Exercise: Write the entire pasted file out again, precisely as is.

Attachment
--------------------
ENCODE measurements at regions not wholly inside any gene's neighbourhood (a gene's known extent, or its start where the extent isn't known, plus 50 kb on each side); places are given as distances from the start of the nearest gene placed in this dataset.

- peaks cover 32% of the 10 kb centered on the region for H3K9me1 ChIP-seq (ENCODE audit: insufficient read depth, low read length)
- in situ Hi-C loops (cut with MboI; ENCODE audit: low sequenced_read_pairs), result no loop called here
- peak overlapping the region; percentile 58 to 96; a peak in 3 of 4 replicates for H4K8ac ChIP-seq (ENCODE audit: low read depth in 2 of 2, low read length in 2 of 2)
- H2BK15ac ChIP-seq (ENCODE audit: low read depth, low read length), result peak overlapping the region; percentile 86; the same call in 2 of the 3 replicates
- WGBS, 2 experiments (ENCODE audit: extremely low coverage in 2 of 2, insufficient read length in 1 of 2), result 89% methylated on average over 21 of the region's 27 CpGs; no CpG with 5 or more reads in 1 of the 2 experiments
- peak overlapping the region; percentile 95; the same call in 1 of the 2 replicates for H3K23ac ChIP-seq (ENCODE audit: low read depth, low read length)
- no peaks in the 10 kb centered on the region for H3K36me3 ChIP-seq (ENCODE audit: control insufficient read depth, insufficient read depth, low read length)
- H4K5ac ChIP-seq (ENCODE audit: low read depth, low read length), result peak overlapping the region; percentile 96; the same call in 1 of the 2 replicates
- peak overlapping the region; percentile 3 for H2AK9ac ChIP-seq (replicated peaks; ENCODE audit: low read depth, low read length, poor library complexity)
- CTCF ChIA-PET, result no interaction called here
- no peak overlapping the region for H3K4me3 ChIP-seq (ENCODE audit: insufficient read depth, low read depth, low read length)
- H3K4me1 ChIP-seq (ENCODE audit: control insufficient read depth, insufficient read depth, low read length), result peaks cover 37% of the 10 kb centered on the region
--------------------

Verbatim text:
ENCODE measurements at regions not wholly inside any gene's neighbourhood (a gene's known extent, or its start where the extent isn't known, plus 50 kb on each side); places are given as distances from the start of the nearest gene placed in this dataset.

- peaks cover 32% of the 10 kb centered on the region for H3K9me1 ChIP-seq (ENCODE audit: insufficient read depth, low read length)
- in situ Hi-C loops (cut with MboI; ENCODE audit: low sequenced_read_pairs), result no loop called here
- peak overlapping the region; percentile 58 to 96; a peak in 3 of 4 replicates for H4K8ac ChIP-seq (ENCODE audit: low read depth in 2 of 2, low read length in 2 of 2)
- H2BK15ac ChIP-seq (ENCODE audit: low read depth, low read length), result peak overlapping the region; percentile 86; the same call in 2 of the 3 replicates
- WGBS, 2 experiments (ENCODE audit: extremely low coverage in 2 of 2, insufficient read length in 1 of 2), result 89% methylated on average over 21 of the region's 27 CpGs; no CpG with 5 or more reads in 1 of the 2 experiments
- peak overlapping the region; percentile 95; the same call in 1 of the 2 replicates for H3K23ac ChIP-seq (ENCODE audit: low read depth, low read length)
- no peaks in the 10 kb centered on the region for H3K36me3 ChIP-seq (ENCODE audit: control insufficient read depth, insufficient read depth, low read length)
- H4K5ac ChIP-seq (ENCODE audit: low read depth, low read length), result peak overlapping the region; percentile 96; the same call in 1 of the 2 replicates
- peak overlapping the region; percentile 3 for H2AK9ac ChIP-seq (replicated peaks; ENCODE audit: low read depth, low read length, poor library complexity)
- CTCF ChIA-PET, result no interaction called here
- no peak overlapping the region for H3K4me3 ChIP-seq (ENCODE audit: insufficient read depth, low read depth, low read length)
- H3K4me1 ChIP-seq (ENCODE audit: control insufficient read depth, insufficient read depth, low read length), result peaks cover 37% of the 10 kb centered on the region